Risk Type Assessment
Risk is inherent in life and business. We often manage risk in our personal lives without much thought, from our alarm clocks, to seat belts, to reminders on our cell phones. In business the risks and opportunities are more complex. To thrive organizations must learn to identify the right risks and be willing to accept more risk in order to realize greater rewards, particularly for those who want to grow to $1 billion or more in annual revenue.
One of the greatest challenges in business is being able to identify and act on the right risks. Because of social norms, it can be difficult to ascertain a persons true propensity for risk. Having a highly risk averse person can be just as harmful to the business as a person who is an extreme risk taker. Organizations need to organize teams that strike a balance that enables them to identify and act on the right risk taking opportunities that will ensure its long-term survival.
Our perception of risk influences every decision that we make and pretty much everything we choose to do or not do. The RiskType Compass Model embraces that perspective and looks like this:
The RiskType Compass Assessment evaluates our perception of risk, reaction to risk and our risk taking and how those things combine to influence our our decision making. It uses aspects of our temperament to place us into one of eight risk propensity categories or RiskTypes. The RiskType category indicates how we perceive risk, how much uncertainty we can cope with and how we may react when unexpected results or events occur.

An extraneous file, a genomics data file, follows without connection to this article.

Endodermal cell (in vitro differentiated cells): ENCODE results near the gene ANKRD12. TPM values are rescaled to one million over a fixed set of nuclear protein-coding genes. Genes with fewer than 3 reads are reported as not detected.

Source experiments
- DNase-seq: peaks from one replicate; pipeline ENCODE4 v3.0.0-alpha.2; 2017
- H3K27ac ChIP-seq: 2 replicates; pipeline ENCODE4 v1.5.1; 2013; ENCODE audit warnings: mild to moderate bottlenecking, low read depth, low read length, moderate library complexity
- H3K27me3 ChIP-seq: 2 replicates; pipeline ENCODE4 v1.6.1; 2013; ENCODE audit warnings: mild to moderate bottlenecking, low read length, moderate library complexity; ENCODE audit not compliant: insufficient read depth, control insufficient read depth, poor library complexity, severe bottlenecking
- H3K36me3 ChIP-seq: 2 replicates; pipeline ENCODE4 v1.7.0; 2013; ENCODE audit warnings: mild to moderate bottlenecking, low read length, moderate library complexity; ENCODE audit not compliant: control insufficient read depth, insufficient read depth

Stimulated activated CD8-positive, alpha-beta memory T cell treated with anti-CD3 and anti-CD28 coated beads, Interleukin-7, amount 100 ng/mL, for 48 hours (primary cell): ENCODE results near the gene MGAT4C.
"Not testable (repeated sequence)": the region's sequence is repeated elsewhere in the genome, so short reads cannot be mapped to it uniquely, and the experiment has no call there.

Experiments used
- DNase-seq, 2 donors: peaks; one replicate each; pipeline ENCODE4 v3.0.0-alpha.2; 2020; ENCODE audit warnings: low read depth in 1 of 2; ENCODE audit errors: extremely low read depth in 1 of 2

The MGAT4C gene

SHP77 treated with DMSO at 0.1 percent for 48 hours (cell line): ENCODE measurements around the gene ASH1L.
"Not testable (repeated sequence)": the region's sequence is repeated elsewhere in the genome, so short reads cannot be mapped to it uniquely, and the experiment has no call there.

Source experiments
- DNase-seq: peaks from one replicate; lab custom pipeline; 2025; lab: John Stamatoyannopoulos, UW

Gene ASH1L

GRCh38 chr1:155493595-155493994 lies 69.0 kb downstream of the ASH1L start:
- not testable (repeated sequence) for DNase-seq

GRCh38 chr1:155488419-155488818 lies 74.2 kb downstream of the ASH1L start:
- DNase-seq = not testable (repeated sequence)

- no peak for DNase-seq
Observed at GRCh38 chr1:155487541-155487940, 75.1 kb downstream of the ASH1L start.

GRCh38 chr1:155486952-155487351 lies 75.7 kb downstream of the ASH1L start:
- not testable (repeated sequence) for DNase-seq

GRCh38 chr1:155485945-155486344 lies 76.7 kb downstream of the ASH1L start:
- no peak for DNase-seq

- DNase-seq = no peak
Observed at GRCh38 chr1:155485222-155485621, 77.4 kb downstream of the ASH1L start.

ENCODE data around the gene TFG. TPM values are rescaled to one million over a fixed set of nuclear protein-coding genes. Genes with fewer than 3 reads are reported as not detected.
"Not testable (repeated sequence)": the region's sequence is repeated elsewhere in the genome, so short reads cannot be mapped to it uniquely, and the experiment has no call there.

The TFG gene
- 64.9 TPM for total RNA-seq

There are many uses for this assessment from individual, leadership and team development, to understanding how executive groups manage organizational risk. It is used across all industries from the C-Suite to the shop floor. Financial Advisers find the assessment to be particularly useful in serving their client investors.
There is no one ‘right’ or ‘best’ type. Every type has its upsides and downsides. The best decisions are made when there is a balanced mix of risk types to ensure that a realistic view of the risks and benefits have been evaluated in the making of an informed decision.